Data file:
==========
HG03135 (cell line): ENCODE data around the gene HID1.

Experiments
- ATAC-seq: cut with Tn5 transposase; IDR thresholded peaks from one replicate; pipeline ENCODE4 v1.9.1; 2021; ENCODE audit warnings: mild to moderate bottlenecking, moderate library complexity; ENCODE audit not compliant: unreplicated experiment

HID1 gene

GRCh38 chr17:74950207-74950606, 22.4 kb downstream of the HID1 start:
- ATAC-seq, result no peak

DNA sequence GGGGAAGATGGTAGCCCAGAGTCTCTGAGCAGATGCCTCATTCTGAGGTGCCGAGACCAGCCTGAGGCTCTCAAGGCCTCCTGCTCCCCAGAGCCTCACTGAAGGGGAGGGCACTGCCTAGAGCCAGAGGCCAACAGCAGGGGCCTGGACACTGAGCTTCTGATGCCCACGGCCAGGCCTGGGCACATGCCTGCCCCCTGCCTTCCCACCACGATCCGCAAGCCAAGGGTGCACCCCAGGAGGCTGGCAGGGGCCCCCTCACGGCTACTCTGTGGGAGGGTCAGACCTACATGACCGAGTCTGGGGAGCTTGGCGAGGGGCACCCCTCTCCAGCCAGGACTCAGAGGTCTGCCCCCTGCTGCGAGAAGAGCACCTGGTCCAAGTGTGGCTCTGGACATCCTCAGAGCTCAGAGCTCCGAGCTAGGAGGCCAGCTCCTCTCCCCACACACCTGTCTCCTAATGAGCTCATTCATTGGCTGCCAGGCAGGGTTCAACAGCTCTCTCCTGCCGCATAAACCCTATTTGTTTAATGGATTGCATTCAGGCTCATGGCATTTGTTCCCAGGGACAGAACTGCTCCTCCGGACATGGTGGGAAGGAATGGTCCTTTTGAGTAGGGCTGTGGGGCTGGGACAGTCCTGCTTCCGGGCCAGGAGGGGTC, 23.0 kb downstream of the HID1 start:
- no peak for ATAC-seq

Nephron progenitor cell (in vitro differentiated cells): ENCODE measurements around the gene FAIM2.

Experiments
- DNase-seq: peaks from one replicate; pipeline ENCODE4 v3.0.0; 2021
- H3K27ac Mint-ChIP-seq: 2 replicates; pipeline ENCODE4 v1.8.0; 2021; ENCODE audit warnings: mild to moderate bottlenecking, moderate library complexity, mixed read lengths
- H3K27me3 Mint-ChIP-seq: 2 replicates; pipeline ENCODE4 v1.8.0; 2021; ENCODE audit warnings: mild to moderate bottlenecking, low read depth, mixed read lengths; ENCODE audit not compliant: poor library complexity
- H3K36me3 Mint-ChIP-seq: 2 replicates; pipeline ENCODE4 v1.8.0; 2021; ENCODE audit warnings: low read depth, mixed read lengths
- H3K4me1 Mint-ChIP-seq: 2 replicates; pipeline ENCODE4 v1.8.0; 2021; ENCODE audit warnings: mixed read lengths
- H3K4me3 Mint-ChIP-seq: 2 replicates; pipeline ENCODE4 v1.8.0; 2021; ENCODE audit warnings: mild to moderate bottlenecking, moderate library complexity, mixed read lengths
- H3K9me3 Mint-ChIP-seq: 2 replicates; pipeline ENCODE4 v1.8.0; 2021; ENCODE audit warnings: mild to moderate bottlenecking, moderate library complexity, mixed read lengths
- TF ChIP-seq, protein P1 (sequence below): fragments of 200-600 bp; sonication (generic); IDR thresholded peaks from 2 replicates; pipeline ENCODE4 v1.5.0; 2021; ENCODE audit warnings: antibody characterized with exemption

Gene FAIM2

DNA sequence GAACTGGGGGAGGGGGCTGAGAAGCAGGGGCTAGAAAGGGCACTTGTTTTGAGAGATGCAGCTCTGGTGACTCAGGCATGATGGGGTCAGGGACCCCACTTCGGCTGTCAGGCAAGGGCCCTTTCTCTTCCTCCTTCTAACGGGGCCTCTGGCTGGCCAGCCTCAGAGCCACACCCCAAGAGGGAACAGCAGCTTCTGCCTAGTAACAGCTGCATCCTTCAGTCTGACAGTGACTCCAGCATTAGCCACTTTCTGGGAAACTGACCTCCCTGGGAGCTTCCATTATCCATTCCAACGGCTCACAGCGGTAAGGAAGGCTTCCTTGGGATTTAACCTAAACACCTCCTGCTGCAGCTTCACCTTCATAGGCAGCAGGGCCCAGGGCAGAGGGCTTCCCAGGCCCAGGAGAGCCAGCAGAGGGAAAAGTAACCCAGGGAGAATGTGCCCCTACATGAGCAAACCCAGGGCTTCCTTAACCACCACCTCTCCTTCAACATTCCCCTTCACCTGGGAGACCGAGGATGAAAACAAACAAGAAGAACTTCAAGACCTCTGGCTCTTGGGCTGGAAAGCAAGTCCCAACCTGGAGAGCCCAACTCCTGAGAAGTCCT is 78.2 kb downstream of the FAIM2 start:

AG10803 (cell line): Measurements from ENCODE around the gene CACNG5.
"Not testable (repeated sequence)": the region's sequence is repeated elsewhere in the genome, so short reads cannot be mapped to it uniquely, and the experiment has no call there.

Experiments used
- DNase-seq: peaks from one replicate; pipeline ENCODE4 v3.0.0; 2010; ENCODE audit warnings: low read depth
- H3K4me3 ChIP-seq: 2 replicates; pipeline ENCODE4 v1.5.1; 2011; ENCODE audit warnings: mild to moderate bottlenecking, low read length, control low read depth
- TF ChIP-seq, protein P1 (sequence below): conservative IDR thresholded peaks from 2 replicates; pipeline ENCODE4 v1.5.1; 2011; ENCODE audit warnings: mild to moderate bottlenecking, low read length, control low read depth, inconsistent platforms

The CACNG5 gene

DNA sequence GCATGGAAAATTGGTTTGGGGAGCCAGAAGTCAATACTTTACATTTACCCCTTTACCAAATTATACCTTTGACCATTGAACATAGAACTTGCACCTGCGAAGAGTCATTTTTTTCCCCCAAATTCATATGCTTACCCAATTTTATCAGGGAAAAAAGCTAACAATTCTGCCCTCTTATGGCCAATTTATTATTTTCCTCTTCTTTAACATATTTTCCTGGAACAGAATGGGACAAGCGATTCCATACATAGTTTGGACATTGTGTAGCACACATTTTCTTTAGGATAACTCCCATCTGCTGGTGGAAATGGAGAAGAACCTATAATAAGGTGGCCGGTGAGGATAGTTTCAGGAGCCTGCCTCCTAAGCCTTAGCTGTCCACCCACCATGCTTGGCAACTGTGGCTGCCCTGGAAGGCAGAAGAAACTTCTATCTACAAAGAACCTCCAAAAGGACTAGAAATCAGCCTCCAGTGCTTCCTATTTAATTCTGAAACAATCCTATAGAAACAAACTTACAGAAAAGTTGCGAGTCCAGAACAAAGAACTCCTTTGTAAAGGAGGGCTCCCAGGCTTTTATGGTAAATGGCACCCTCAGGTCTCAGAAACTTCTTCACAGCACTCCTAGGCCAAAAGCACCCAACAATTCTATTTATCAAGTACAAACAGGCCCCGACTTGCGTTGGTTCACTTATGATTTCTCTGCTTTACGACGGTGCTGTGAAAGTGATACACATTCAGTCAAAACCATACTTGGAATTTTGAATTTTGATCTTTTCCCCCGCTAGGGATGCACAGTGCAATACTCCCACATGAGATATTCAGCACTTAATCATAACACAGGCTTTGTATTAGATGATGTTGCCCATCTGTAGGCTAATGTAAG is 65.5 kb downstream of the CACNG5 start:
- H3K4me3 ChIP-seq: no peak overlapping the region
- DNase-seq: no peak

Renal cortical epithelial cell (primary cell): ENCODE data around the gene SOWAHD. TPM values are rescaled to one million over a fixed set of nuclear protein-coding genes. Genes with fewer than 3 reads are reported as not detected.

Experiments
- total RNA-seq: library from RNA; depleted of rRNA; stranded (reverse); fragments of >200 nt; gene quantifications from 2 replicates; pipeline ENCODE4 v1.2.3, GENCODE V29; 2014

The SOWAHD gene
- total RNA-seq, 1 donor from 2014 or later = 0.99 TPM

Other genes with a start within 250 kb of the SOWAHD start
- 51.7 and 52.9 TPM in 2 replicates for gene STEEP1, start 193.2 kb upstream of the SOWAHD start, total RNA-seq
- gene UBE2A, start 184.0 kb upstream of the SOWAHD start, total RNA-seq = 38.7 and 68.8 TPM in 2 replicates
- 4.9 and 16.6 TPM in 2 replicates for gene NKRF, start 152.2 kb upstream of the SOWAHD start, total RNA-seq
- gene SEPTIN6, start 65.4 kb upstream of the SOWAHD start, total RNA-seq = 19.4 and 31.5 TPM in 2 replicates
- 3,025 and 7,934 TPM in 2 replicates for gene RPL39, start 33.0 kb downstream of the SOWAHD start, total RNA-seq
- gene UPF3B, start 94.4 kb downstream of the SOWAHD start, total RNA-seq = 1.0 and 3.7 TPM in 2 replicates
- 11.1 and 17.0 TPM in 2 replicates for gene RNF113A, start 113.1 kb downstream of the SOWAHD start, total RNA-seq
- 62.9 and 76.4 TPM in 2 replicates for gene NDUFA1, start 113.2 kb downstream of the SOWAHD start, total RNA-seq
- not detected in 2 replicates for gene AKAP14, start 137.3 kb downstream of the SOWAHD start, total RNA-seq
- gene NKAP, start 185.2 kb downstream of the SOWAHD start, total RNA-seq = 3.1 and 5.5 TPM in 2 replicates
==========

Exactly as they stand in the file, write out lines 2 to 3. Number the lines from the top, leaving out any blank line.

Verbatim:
Experiments
- ATAC-seq: cut with Tn5 transposase; IDR thresholded peaks from one replicate; pipeline ENCODE4 v1.9.1; 2021; ENCODE audit warnings: mild to moderate bottlenecking, moderate library complexity; ENCODE audit not compliant: unreplicated experiment